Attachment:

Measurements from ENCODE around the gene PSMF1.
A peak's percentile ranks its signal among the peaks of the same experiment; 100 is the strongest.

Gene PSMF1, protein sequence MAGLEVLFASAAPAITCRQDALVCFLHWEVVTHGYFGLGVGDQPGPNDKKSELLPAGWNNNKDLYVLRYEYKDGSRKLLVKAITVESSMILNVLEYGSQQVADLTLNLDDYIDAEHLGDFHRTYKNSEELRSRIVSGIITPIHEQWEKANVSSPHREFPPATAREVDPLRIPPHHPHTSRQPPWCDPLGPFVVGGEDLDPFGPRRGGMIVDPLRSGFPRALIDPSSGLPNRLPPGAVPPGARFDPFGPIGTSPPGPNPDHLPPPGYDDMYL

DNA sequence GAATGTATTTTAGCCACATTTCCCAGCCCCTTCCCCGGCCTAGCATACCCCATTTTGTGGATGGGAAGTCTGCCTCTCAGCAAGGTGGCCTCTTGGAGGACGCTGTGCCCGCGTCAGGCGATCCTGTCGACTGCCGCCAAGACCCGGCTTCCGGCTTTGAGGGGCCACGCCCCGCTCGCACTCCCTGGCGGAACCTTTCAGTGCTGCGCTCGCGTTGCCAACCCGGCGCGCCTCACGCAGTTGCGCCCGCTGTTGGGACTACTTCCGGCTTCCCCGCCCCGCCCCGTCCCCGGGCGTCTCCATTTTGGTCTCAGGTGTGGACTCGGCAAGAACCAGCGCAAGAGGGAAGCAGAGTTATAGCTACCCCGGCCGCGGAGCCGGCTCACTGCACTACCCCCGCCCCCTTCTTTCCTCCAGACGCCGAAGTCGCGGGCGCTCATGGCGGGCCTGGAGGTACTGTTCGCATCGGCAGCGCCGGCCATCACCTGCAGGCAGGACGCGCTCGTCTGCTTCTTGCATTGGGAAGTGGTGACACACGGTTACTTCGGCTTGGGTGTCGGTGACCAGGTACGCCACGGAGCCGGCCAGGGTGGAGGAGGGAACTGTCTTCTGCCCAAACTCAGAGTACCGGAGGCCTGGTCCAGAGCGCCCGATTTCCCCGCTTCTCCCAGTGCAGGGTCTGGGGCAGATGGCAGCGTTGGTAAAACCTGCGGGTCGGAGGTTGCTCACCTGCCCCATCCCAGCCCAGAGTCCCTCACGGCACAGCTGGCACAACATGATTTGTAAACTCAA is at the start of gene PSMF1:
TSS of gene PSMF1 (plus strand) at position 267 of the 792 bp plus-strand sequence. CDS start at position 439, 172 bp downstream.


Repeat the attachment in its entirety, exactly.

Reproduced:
Measurements from ENCODE around the gene PSMF1.
A peak's percentile ranks its signal among the peaks of the same experiment; 100 is the strongest.

Gene PSMF1, protein sequence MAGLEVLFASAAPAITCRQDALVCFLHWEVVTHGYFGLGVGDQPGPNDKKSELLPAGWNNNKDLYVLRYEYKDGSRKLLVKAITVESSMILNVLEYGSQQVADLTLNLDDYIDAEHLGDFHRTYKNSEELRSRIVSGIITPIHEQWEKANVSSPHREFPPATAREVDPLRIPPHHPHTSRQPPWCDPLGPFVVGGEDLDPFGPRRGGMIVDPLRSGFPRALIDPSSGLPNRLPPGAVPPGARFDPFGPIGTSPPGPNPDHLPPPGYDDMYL

DNA sequence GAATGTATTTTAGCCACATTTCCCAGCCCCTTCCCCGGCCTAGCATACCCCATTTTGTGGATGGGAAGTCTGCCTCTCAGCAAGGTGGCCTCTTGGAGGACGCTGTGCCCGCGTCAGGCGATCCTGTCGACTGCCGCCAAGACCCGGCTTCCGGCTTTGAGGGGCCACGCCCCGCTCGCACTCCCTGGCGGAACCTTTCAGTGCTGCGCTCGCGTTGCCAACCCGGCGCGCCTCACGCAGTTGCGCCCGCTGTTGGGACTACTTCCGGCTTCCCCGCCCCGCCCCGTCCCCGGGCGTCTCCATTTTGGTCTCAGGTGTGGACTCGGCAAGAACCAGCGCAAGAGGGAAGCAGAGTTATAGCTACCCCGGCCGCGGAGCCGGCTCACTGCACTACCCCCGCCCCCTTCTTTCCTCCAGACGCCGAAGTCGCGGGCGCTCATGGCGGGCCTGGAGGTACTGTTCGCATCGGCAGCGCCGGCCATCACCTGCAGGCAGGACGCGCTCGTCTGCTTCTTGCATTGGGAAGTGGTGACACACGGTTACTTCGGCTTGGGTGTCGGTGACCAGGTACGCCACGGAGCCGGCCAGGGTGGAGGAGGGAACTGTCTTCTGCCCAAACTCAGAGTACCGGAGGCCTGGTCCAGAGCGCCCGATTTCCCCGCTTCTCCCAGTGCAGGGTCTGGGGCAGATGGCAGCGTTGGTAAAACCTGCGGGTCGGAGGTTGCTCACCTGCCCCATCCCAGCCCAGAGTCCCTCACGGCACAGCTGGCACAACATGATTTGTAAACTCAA is at the start of gene PSMF1:
TSS of gene PSMF1 (plus strand) at position 267 of the 792 bp plus-strand sequence. CDS start at position 439, 172 bp downstream.